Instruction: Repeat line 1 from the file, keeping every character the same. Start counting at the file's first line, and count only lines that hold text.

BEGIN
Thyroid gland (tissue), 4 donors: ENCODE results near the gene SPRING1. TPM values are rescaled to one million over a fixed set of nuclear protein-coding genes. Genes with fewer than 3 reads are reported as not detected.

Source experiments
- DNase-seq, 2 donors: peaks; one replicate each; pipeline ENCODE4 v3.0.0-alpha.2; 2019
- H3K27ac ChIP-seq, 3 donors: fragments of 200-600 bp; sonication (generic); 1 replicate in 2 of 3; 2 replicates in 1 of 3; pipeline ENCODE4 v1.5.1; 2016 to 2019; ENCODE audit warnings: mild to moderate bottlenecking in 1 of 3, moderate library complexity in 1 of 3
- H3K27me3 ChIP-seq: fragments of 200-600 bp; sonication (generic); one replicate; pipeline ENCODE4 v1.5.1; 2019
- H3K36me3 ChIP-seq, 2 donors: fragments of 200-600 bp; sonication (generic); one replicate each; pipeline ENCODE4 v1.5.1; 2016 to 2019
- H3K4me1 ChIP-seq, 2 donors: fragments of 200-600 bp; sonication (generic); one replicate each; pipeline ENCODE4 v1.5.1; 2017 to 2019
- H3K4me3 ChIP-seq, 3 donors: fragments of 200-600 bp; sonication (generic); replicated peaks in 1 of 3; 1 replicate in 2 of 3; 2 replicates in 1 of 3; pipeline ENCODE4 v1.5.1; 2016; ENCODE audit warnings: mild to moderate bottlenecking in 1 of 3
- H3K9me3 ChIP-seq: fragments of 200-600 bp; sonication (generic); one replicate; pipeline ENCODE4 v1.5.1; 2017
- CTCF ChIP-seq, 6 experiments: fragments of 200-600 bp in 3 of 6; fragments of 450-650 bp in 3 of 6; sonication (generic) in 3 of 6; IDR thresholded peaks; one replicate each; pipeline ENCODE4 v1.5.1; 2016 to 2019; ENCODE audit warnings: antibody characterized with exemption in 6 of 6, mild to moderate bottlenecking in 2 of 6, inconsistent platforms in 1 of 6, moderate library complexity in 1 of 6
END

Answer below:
Thyroid gland (tissue), 4 donors: ENCODE results near the gene SPRING1. TPM values are rescaled to one million over a fixed set of nuclear protein-coding genes. Genes with fewer than 3 reads are reported as not detected.